Following the Vikings extension of tight end Kyle Rudolph a few days ago talk jumped to the Vikings salary cap situation in 2020. Currently the Vikings have in the ballpark of $213 million committed to 2020, the second highest total in the NFL (the Jaguars are at the top around $215 million) which sounded the offseason alarm among Vikings fans and some media outlets looking ahead for what was a non-playoff team in 2018 which did not exactly add a lot of new parts for this season. So let’s take a look and see if the panic is warranted. Continue reading Looking Ahead to the Vikings 2020 Salary Cap »
The draft is the single most effective and cost-efficient way for franchises to replenish their roster. While the 1st round gets most of the headlines, the subsequent rounds are where teams can pick up young contributors at minimal cost. Leading up to draft day, this makes discussions about depth charts and draft needs important, but there is one aspect that is often overlooked.
You can guarantee that when GMs and their staffs write names on those cards, they have looked at more than just the shape of their depth chart. They must consider their upcoming free agents (both next offseason and the offseason after that), their possible and likely cuts in coming seasons, and not just how their roster looks currently, but how it is likely to look in 6 months, a year, or even 3 years. Continue reading Going Through Some Contract-Based Draft Needs for Contenders »
Per ESPN’s Field Yates, and later confirmed by multiple sources, the NFL salary cap for 2018 has been set at $177.2 million for the season. This is right in line with the NFL projected range and our projection of $178 million for the season. The OTC pages should now be updated to reflect the change (if they aren’t showing that way they will shortly). If my math is correct (and it may not be) that should mean that the RFA tenders are now set at $1.907M (ROFR), $2.914M( 2nd rounder), and $4.149M (1st rounder).
The Jaguars defense has played at an elite level this season. They have kept opponents to an average of just 15.3 points per game, a mark which no team has achieved since the 2013 Super Bowl-winning Seahawks (14.4).
They are talented and productive, while also being relatively young when you consider that several of their stars are aged between 23 and 26 — Jalen Ramsey is already a top shutdown corner at age 23; Telvin Smith at 26 has built on his hype and is entering his prime as one of the better defensive playmakers in the league; AJ Bouye is also 26 and has earned every cent of his big deal; and then there’s three players under 24 who are thriving in the system – Yannick Ngakoue, Myles Jack and Dante Fowler Jr. Continue reading Thoughts on the Jaguars, That Superb Defense, and Blake Bortles »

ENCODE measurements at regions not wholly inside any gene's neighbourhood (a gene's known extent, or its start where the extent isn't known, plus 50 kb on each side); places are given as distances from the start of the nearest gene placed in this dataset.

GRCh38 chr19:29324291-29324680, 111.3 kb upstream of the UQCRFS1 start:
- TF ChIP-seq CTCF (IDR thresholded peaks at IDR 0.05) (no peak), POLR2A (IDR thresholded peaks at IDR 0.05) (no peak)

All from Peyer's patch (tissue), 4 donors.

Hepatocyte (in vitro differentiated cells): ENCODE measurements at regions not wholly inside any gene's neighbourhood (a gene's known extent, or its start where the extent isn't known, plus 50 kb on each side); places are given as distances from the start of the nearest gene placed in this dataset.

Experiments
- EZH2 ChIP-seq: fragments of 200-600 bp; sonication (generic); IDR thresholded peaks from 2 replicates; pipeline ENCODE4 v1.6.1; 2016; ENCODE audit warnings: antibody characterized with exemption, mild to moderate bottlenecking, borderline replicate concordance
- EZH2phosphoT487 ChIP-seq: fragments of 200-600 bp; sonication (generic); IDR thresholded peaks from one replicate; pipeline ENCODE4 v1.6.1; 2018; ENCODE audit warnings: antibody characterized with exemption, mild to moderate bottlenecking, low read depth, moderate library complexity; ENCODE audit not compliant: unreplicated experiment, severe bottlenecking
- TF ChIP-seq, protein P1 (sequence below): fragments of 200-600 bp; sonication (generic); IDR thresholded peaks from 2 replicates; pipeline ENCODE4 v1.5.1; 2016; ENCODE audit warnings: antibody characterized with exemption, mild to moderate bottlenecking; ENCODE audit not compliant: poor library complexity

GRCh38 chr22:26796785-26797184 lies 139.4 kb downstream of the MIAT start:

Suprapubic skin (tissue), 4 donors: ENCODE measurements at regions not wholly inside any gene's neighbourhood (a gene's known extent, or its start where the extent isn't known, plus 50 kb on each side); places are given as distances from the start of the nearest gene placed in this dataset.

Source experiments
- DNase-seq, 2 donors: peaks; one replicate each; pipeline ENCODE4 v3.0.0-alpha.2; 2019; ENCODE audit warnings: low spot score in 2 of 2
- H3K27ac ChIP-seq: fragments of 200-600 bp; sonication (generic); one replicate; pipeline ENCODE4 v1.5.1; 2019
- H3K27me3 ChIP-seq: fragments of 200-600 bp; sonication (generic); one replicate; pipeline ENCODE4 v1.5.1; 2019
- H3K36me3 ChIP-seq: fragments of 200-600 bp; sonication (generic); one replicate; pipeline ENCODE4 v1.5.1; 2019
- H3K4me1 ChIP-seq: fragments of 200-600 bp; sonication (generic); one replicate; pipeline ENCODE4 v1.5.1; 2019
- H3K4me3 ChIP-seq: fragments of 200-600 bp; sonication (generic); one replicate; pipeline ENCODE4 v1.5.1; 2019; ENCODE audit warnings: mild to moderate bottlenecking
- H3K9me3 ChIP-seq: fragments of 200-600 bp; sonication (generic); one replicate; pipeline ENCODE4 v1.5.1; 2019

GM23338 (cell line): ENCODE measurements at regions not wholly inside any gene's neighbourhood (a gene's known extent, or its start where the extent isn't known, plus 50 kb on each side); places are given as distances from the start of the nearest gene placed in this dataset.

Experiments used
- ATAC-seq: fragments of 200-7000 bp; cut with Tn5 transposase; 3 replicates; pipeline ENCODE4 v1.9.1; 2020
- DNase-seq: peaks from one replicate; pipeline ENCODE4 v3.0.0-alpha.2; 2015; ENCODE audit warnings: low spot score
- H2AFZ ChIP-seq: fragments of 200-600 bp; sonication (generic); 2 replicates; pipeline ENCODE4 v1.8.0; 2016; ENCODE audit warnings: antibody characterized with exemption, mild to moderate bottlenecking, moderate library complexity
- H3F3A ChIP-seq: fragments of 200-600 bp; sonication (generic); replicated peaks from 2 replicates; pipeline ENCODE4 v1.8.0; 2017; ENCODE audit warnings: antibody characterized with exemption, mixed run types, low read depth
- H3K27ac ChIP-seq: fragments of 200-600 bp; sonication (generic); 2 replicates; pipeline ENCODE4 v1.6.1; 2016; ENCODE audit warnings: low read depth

I’ve decided to go through some of the highly compensated players in the league and see how their performance has been since signing their deal, compared to before it.
I considered any player that is currently on a significant deal (above or around early 1st round pick range), and has played at least two seasons since signing. Today I’m taking a look at the wide receivers.. I’ve taken some baseline numbers to use for comparison, but also have to consider other factors such as age, injury and whether they changed team or system. Pro Football Reference has been a valuable tool for finding sortable stats across season ranges. Continue reading Comparing Pre- and Post-Contract Numbers for Top WRs »
This new series will go through each division and look at how each NFL team tends to structure and negotiate their contracts. This is particularly relevant as we near free agency, and fans can begin to understand the general approach that their team will take to the marketplace come March. We start with the NFC North.
GM: Ryan Pace (early 2015)
Director of Football Administration: Joey Laine (mid 2015)
The Bears brought GM Ryan Pace and head cap exec Joey Laine into the building together in 2015. They are one of the youngest front office duos in the league, and this new leadership in Chicago makes it difficult to pinpoint their current cap strategy, but there are certainly some early tendencies.
Since the season is halfway over for everyone I wanted to look at what teams are getting value and which ones are not out of their roster. There are a number of ways to measure value but what I wanted to do here was to use Football Outsiders weighted DVOA and my own scoring efficiency metrics to give an average level of performance for each team. This was then compared with the total amount of money invested in a team for 2016, where the investment equals the sum of all annual contract values as of last week. Each team is then broken down into one of four tiers to really define the winners and losers of the season. The chart below graphically represents where each team ranks with the size of the bubble showing how much cap space the team is sitting on which could have been used this year to better the team. Continue reading The Best and Worst Value Teams of 2016 »